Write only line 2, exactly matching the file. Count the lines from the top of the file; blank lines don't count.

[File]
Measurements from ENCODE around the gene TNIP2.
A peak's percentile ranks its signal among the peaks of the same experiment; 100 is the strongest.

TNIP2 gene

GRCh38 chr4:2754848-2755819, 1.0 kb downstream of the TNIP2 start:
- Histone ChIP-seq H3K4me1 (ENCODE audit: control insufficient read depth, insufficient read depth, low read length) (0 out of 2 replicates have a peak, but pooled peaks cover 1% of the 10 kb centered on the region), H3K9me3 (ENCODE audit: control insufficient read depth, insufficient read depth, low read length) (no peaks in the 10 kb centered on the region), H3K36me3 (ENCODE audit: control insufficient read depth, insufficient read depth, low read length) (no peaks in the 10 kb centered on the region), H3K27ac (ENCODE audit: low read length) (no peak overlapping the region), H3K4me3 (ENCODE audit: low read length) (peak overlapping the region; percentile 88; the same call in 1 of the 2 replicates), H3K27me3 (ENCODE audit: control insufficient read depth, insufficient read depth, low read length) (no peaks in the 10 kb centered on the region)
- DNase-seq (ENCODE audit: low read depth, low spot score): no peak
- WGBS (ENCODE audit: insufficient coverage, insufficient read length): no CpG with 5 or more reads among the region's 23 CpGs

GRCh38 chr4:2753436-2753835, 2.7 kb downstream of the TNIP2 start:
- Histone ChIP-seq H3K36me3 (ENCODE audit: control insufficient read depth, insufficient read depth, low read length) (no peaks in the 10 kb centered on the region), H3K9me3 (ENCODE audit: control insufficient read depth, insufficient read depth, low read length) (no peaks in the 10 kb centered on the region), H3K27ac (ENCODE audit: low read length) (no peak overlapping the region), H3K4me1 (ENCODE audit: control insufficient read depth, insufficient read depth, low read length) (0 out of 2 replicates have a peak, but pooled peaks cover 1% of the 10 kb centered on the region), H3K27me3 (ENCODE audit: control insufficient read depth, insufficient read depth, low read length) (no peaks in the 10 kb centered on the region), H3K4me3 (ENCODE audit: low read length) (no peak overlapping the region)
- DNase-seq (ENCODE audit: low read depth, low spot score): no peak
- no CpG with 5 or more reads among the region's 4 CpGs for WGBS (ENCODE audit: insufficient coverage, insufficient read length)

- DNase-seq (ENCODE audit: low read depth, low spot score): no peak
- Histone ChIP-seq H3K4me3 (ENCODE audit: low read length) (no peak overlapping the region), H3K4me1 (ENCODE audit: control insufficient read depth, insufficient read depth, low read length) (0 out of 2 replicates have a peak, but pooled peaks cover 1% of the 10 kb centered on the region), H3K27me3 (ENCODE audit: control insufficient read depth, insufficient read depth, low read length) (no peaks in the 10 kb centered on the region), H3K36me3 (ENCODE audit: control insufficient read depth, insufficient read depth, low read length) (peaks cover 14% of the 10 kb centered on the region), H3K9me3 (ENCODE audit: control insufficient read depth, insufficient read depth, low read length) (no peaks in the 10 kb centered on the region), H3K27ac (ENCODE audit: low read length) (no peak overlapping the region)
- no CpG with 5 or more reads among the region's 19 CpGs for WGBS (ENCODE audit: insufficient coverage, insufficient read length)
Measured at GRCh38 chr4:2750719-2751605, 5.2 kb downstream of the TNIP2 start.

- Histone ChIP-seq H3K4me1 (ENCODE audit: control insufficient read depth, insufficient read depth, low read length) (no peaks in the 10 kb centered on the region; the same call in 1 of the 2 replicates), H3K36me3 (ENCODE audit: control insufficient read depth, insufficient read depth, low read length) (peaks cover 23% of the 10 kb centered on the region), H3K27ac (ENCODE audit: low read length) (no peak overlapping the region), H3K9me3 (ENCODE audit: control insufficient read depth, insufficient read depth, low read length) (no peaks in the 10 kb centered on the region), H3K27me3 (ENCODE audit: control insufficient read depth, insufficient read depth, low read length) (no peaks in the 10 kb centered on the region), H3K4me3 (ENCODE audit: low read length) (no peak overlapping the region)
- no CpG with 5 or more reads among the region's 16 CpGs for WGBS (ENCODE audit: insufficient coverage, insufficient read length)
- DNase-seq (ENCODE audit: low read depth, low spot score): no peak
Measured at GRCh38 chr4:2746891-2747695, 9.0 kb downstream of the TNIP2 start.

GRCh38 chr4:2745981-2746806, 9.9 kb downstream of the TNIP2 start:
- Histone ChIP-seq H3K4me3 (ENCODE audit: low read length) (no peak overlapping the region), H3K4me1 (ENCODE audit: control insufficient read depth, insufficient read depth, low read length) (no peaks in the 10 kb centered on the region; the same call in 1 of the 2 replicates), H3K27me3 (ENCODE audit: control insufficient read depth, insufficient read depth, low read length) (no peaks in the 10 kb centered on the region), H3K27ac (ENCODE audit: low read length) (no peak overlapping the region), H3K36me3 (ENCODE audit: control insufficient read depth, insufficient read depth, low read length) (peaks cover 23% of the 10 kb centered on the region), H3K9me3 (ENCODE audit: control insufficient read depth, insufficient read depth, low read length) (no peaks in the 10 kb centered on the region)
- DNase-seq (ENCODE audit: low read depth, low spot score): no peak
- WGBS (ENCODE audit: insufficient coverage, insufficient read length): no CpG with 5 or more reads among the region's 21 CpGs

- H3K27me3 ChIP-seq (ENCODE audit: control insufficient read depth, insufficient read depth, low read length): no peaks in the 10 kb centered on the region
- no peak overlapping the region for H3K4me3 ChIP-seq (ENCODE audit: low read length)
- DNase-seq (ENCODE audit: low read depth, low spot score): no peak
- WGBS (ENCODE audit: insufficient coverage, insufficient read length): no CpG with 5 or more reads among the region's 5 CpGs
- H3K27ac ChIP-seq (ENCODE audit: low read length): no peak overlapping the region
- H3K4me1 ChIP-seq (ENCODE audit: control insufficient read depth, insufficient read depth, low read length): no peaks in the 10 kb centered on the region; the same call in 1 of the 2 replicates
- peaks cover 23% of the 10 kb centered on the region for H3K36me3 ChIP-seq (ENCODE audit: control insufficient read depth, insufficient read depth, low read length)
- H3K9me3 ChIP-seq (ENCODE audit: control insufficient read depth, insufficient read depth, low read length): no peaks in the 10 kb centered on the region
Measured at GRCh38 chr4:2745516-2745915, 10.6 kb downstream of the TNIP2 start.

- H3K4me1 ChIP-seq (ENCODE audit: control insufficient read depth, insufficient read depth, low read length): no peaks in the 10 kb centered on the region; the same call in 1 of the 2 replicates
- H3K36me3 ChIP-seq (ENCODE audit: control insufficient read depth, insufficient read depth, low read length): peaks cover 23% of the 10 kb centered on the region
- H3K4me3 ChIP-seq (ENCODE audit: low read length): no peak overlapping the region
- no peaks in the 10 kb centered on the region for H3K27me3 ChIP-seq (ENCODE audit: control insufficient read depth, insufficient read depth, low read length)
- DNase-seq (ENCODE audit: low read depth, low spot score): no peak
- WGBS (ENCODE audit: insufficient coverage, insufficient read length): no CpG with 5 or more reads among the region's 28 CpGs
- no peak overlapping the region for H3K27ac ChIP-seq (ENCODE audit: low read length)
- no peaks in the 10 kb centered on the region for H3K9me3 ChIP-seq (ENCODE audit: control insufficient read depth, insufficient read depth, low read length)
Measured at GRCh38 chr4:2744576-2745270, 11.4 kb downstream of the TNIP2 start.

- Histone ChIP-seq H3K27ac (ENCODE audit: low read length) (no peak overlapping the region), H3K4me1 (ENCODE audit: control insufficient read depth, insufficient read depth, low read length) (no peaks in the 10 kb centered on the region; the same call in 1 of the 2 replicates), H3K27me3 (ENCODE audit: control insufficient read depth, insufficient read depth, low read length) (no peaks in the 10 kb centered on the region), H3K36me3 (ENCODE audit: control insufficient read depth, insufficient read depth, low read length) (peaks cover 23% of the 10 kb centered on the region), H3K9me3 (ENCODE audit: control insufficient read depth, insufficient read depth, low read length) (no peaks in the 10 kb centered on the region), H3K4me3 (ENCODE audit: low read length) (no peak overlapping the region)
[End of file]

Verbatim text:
A peak's percentile ranks its signal among the peaks of the same experiment; 100 is the strongest.